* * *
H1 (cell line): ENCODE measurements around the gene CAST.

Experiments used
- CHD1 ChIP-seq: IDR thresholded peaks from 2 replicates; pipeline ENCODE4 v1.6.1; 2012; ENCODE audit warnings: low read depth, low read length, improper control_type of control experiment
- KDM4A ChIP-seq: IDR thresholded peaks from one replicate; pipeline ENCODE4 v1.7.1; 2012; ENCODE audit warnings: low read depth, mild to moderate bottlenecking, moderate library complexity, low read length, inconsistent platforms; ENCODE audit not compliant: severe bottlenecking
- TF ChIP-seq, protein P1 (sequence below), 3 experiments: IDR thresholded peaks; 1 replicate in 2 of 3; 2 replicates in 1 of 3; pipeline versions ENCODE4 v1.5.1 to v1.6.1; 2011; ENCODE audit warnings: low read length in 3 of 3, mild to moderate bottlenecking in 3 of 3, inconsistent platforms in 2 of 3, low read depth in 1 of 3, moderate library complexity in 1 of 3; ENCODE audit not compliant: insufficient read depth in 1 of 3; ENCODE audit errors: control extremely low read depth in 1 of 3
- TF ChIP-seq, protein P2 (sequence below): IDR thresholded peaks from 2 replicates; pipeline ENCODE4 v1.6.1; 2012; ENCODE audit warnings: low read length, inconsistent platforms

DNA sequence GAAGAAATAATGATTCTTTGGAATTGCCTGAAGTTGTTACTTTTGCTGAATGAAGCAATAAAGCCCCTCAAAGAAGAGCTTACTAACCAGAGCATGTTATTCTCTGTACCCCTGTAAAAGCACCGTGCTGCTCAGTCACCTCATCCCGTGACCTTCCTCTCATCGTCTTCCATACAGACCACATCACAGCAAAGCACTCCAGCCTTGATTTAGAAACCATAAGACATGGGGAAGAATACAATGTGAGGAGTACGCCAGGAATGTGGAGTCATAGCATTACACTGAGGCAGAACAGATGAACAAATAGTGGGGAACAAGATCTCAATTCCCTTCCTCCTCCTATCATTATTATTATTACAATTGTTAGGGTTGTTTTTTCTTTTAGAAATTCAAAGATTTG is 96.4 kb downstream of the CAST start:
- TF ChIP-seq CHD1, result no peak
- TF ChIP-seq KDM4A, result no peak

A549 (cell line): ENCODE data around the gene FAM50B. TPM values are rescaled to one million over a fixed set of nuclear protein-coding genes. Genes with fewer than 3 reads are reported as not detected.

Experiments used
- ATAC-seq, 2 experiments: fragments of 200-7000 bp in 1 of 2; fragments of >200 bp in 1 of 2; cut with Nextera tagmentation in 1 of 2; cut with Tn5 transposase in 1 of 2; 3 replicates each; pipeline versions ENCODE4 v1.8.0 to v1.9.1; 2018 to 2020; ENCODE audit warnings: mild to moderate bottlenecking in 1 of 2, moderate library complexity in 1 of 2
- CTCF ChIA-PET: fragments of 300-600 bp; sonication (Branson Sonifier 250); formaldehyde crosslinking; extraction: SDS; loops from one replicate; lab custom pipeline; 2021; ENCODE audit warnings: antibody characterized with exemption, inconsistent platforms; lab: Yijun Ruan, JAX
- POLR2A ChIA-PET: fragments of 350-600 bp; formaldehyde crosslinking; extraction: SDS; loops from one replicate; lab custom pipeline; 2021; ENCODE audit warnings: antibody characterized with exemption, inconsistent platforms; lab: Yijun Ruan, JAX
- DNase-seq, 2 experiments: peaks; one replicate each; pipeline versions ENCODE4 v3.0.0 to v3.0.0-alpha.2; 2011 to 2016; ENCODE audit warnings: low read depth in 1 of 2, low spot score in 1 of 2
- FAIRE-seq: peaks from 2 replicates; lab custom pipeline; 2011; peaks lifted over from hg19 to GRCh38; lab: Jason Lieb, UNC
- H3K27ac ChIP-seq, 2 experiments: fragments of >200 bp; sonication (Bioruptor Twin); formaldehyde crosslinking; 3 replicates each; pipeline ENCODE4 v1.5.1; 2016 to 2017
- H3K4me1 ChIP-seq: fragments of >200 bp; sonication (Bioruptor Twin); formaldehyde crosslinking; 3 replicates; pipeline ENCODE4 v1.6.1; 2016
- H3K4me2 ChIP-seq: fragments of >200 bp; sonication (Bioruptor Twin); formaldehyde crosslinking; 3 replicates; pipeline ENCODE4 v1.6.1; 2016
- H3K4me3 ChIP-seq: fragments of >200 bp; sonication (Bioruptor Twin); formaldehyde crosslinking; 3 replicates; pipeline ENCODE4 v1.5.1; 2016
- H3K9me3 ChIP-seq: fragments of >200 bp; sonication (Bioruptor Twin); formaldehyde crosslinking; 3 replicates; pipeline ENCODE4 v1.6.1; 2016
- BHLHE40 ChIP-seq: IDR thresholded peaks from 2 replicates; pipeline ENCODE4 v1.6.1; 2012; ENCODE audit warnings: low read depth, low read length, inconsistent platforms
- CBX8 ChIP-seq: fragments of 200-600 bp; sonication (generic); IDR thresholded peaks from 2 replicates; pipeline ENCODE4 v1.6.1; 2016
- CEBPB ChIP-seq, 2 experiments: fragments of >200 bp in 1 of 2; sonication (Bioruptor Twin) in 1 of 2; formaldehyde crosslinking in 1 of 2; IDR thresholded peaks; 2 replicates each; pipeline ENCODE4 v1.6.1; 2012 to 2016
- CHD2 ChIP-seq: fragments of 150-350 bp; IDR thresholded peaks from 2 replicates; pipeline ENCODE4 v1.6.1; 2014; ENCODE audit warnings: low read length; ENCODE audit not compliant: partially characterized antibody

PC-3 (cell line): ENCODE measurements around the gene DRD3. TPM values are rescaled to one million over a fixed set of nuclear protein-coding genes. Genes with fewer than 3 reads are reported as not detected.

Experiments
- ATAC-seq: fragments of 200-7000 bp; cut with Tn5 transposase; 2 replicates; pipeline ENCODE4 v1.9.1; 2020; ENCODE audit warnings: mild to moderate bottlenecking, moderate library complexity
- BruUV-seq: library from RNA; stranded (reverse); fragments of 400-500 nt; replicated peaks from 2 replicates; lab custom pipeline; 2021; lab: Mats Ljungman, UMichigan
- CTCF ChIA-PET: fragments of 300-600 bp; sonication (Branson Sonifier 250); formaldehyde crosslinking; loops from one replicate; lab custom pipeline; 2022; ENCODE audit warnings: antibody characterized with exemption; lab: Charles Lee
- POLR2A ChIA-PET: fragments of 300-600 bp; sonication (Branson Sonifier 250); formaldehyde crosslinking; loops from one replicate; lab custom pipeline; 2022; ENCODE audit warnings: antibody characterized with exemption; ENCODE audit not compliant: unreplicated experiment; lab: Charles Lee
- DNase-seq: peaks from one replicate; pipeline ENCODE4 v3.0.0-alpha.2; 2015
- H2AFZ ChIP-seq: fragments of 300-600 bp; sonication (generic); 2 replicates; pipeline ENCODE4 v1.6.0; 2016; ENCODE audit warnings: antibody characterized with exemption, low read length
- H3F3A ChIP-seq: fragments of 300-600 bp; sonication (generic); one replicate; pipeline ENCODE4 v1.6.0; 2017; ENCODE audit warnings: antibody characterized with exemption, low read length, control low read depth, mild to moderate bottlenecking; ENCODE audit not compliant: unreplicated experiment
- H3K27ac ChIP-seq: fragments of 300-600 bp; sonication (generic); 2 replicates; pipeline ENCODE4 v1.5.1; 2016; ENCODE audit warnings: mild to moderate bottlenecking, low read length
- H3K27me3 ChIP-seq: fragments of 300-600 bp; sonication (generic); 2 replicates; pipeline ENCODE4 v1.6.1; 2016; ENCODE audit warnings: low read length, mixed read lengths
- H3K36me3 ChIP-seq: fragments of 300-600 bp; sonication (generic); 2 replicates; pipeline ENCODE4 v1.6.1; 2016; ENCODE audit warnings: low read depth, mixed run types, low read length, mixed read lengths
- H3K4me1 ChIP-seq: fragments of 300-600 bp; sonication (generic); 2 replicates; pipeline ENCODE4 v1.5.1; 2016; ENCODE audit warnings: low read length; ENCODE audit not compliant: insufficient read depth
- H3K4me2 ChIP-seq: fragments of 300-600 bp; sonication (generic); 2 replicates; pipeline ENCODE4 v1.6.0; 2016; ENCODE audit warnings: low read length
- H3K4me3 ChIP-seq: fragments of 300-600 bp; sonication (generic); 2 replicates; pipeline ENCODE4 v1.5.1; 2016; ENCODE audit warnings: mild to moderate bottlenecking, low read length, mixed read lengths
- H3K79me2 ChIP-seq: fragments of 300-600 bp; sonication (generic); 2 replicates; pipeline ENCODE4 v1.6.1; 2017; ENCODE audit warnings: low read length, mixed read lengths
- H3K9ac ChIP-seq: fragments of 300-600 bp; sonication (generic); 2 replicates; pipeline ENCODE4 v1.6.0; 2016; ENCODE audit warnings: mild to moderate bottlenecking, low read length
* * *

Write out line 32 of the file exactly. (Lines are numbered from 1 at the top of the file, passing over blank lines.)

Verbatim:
- DNase-seq: peaks from one replicate; pipeline ENCODE4 v3.0.0-alpha.2; 2015